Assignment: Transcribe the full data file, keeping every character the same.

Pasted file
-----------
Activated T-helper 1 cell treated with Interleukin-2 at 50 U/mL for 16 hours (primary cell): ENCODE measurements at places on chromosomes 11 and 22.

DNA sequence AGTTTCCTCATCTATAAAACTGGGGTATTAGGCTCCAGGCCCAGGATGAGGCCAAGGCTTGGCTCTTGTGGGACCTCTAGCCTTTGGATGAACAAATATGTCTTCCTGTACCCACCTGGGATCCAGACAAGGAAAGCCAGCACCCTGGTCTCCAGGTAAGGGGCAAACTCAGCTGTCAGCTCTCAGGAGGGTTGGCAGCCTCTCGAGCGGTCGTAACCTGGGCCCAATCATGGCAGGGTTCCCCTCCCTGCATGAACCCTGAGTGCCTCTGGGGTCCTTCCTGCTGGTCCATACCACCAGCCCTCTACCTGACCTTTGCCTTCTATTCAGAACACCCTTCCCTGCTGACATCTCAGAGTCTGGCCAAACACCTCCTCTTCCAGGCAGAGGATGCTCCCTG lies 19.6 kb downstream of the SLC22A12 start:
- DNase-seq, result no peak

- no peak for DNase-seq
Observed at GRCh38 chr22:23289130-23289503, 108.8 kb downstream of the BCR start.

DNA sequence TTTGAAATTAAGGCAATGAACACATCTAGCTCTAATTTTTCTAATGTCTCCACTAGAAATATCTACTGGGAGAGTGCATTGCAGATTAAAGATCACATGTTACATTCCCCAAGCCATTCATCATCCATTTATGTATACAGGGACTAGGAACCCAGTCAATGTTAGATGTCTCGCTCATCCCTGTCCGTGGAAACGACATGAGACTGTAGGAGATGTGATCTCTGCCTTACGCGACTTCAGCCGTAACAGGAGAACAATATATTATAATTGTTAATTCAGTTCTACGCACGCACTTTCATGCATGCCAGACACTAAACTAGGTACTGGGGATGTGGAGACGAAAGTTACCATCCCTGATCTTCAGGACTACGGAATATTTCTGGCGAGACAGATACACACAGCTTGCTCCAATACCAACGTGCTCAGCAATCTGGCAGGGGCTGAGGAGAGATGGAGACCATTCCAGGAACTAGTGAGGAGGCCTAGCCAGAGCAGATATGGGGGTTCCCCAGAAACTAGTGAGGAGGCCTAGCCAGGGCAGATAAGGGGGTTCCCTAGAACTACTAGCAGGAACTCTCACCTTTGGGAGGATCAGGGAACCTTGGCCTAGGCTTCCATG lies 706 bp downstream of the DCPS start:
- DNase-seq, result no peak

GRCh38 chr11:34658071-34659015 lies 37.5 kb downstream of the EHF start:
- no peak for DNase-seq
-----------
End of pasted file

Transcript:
Activated T-helper 1 cell treated with Interleukin-2 at 50 U/mL for 16 hours (primary cell): ENCODE measurements at places on chromosomes 11 and 22.

DNA sequence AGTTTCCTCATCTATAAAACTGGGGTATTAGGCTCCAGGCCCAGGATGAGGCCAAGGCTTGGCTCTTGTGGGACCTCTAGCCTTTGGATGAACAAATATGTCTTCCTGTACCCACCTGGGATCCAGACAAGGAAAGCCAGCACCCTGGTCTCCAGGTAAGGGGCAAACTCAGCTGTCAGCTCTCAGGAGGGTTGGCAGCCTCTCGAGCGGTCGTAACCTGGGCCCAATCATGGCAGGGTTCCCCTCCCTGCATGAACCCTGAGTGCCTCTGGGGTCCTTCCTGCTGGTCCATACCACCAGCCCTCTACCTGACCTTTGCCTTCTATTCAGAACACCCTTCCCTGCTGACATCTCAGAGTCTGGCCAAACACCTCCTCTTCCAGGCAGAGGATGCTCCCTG lies 19.6 kb downstream of the SLC22A12 start:
- DNase-seq, result no peak

- no peak for DNase-seq
Observed at GRCh38 chr22:23289130-23289503, 108.8 kb downstream of the BCR start.

DNA sequence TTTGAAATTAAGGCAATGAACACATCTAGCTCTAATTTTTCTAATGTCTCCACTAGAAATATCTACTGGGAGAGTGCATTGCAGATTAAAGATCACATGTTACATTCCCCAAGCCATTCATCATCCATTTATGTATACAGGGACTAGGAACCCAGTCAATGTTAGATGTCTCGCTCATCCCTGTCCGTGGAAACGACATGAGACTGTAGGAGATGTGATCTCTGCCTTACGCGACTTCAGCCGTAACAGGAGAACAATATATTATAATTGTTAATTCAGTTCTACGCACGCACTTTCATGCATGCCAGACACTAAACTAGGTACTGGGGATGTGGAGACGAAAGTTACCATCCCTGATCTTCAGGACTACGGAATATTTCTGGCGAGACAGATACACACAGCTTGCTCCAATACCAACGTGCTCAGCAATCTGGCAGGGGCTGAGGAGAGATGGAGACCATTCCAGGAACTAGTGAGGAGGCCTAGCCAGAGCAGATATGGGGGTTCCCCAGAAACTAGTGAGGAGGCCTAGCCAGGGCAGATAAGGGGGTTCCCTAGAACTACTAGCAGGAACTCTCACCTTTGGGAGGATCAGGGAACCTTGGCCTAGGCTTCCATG lies 706 bp downstream of the DCPS start:
- DNase-seq, result no peak

GRCh38 chr11:34658071-34659015 lies 37.5 kb downstream of the EHF start:
- no peak for DNase-seq